The internal medicine service at the Veterinary Medical Teaching Hospital at the University of Wisconsin School of Veterinary Medicine requested a consultation on a 7-year-old intact male Boston terrier in which pituitary-dependent hyperadrenocorticism (PDH) had been diagnosed one month earlier. At the time of the initial diagnosis, the dog had exhibited classic signs of hyperadrenocorticism, including calcinosis cutis on the dorsum. The laboratory test results (i.e. ACTH stimulation testing, low-dose dexamethasone suppression testing, and abdominal ultrasonography) confirmed the diagnosis.
At the time of dermatologic examination, the dog was receiving maintenance mitotane therapy and was being monitored with periodic ACTH stimulation tests. Both the owner and internists were pleased with the dog's response to mitotane therapy; however, severe facial pruritus of 10 days' duration had developed, prompting the consultation. Reviewing the dog's medical records and dermatologic history form and questioning the owner revealed that the dog had no history of pruritus or other skin diseases.
1. The skin in the dorsal scapular area of the dog in this case. Note the alopecic area, which was palpably hard.
Dermatologic examination revealed bilaterally symmetric hair loss on the trunk, mild generalized scaling, thin abdominal skin, comedones on the ventral abdomen and thorax, and diffuse areas of calcinosis cutis on the cranial dorsal trunk. The skin in these regions was hard and erythematous (Figure 1). Mild exudation was present on the lesions' margins. Bilateral hair loss, erythema, and an erythematous papular eruption were present on the face. Several focal areas of exudation were also noted. The facial skin felt thickened but was not palpably hard as were the areas of calcification on the dorsum. The inflammatory lesions on the dog's face were not present at the time of initial diagnosis one month earlier. The results of an otic examination were normal. Raised, hard erythematous plaques compatible with a clinical diagnosis of calcinosis cutis were present in the left inguinal region (Figure 2).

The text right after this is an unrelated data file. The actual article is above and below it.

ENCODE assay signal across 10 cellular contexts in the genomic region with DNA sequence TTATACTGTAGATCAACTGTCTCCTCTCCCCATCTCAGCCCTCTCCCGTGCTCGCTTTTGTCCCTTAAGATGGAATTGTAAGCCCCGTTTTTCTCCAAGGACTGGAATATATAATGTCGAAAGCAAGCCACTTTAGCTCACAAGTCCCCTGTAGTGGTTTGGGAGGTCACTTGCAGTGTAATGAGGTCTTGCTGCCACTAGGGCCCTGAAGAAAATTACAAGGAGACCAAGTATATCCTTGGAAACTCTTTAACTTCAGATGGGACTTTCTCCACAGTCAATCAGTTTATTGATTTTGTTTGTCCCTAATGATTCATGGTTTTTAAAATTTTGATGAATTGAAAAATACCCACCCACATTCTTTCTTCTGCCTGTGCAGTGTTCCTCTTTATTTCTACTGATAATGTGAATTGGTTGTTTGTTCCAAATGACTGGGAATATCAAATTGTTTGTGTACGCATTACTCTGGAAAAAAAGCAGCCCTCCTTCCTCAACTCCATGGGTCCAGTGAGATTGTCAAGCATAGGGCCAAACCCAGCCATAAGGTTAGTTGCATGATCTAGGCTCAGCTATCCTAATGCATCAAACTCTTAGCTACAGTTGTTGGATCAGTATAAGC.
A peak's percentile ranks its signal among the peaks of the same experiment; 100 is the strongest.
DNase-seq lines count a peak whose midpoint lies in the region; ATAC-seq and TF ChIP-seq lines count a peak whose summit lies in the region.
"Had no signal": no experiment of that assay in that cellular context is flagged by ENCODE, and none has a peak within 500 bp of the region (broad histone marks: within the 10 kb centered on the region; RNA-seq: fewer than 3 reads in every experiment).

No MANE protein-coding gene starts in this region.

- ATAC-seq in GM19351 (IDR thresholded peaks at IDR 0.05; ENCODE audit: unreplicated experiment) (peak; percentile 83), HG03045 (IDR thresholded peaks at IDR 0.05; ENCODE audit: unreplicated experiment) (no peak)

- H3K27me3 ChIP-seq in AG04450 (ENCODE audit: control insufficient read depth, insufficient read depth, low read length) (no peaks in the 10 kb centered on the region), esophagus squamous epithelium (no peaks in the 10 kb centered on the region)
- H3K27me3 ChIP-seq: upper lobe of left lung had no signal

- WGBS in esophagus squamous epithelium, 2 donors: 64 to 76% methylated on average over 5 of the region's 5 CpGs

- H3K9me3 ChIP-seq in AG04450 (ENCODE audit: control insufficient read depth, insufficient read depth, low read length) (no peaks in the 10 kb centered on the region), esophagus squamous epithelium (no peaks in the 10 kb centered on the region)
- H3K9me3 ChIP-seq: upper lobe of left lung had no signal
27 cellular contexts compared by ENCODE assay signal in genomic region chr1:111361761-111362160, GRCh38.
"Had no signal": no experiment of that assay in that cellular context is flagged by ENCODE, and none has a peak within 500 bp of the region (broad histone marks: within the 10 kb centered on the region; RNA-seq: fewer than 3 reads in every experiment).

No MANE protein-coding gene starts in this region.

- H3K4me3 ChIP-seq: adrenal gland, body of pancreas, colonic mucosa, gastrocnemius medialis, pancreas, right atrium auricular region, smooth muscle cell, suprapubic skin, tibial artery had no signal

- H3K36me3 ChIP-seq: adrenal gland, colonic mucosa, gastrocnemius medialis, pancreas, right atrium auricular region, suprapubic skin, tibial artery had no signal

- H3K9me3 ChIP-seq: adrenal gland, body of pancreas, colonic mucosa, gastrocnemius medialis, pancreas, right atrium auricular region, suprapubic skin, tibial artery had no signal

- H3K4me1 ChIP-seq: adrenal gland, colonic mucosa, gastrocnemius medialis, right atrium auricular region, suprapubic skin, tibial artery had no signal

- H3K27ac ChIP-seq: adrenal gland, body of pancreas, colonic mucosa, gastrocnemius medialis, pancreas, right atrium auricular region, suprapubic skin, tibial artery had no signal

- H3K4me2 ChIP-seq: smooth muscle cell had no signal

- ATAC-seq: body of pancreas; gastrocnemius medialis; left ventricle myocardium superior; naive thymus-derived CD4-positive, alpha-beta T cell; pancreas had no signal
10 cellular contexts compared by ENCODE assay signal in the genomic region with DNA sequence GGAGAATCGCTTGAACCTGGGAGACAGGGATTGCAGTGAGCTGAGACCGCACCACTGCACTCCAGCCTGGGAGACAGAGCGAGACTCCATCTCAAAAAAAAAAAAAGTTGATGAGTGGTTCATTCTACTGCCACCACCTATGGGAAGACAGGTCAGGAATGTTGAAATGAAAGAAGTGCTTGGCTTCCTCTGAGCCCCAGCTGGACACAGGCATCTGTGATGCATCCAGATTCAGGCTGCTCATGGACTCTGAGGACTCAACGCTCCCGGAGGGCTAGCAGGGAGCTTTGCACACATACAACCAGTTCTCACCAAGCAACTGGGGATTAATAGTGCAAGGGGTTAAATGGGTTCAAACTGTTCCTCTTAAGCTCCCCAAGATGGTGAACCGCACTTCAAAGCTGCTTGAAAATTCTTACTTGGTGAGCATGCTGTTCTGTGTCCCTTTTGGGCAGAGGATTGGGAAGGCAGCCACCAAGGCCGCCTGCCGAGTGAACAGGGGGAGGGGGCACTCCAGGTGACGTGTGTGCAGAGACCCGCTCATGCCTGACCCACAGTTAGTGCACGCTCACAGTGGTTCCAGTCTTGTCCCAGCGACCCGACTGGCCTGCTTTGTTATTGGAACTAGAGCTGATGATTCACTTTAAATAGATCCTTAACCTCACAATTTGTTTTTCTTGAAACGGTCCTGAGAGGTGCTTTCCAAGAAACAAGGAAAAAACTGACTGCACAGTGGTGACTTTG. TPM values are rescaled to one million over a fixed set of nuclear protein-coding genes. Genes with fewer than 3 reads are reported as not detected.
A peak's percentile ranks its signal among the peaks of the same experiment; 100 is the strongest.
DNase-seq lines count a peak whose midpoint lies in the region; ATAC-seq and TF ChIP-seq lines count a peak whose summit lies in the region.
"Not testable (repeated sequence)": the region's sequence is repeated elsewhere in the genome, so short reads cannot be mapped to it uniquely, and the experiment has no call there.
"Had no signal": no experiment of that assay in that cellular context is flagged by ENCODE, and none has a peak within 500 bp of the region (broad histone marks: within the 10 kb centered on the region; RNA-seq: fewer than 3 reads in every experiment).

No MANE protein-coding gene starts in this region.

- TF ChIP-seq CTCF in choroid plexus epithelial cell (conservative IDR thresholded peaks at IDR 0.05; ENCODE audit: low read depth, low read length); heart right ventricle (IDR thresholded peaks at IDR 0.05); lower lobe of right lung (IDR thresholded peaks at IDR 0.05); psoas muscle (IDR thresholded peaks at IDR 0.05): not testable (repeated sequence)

2. The skin in the dog inguinal region. Note the erythematous alopecic areas with well-demarcated borders. These areas were palpably hard.
This patient's primary dermatologic problem was facial pruritus. Atopy and food allergy are commonly associated with facial pruritus and would have been considered as differential diagnoses if the dog had had a prior history of skin disease. The differential diagnoses primarily were infections and infestations secondary to the immunosuppression associated with PDH: demodicosis, dermatophytosis, bacterial pyoderma, and Malassezia pyoderma. Drug reactions were also considered, but hard skin has not been reported as a clinical sign of a drug reaction. The thin skin, hair loss, calcinosis cutis, and scaling were most likely due to PDH.